As mentioned in my last post, I met blogger friend Hoover Boo of Piece of Eden at Sherman Library & Gardens earlier this week. This botanic garden sits alongside the busy Pacific Coast Highway in Corona del Mar. It's just two and a half acres in size but the staff swaps out plants on a regular basis so there's usually something new to see with every visit. However, the something new on this occasion consisted of holiday decorations, including preparations for a light show. As workers were in the early stages of their installations, it felt somewhat chaotic. While I expect the local community will enjoy the light show, it wasn't what I had in mind, although I still found plenty of plants to focus my camera on. You can find my accounts of other visits at different times of the year here if you're interested.
I'll spare you most of the holiday installation activity as it was nowhere near finished. Both HB and I took note of a colorful display of paper umbrellas near the front entrance. I'm not sure they had anything to do with the holiday displays, which had a "Candy Land" theme.
|The colors of some of the umbrellas echoed the poinsettias in pots below
But let me take you outside to enter via the front entrance.
|The beds surrounding the front and sides of buildings facing PCH were filled with begonias, ornamental kale, snapdragons, and pansies, among other things
|The walkway from the front entrance was lined with poinsettias. Small beds surrounding posts along the same walkway were filled with Heucheras in a variety of colors like those shown on the right.
|The flame vine (Pyrostegia venusta) hanging over the arbor at the front entrance was just starting to flower. The photo on the left was taken from the exterior of the garden and the one on the right was taken from inside facing the Sun Garden.
The Tea Garden nearby was strewn with materials for a "Candy Carnival" so I tarried only briefly to check out the plants for sale outside the gift shop while awaiting HB's arrival.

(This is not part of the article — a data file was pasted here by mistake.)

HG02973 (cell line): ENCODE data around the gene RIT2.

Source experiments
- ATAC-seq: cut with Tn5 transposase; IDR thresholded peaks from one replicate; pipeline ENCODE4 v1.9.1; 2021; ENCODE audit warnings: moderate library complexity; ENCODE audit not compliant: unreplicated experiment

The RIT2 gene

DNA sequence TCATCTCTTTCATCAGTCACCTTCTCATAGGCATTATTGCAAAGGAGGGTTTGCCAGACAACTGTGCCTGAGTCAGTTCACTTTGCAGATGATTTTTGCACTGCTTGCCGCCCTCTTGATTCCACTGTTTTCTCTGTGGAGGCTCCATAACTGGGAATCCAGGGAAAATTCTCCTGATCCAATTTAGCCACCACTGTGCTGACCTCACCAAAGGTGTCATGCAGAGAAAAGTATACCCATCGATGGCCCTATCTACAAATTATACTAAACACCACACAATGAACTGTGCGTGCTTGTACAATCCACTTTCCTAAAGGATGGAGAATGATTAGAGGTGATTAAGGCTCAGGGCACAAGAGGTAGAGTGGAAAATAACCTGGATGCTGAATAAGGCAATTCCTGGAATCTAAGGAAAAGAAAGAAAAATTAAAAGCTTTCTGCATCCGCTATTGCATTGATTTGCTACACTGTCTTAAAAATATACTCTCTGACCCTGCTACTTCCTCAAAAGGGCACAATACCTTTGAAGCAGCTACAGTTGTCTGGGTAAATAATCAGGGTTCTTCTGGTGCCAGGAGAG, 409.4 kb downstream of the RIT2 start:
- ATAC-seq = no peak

|Lots of lovely plants but nothing that looked like a deal to me, although all plant prices seem sky high these days so perhaps I'm not being realistic
|The Sun Garden was in the process of being decorated (hence the gumdrop-like lights). I was pleased to see that Sherman, the garden's otter mascot, has been provided with an umbrella to hold. The hose he used to hold disappeared long ago.
|I was surprised to find a number of orchids in full bloom. Three are Cymbidiums and the other may be an Epimedium.
HB joined me in the Tropical conservatory. It was filled with schoolchildren when she arrived but the kids moved on to survey other areas of the garden soon afterwards.
|Who needs flowers when they have beautiful mixes of foliage like this? The plants on the right are mostly from the Maranta genus. Sherman has a Fantastic Flora webpage that identifies some (but not all) of the plants in each area of the garden.
|Although the foliage was nice, so was the variety of orchids in the Conservatory
|This is the most artistically arranged section of the Succulent Garden. I didn't get a good wide shot but I collected a lot of closeups.
|Bromeliad Androlepis skinneri is on the left. HB identified the aloe on the right for me but I can't remember what she she said. My phone's plant ID app, often unreliable, says it's Aloe claviflora.
|Wide shot of the opposite side of the Succulent Garden
|This is the same area viewed from the other side
|Clockwise from the upper left, agaves in that bed include: Agave americana , A. potatorum 'Kissho Kan', A. 'Sun Glow', and A. victoriae-reginae
|Clockwise from the upper left, other plants in the bed include: a tree-sized Euphorbia I can't identify, Dudleyas, Encephalartoas horridus (aka blue cycad), and Fenestaria rhopalophylla
|Beautifully mounted staghorn ferns, reminding me that I need to get mine out of a pot and properly mounted
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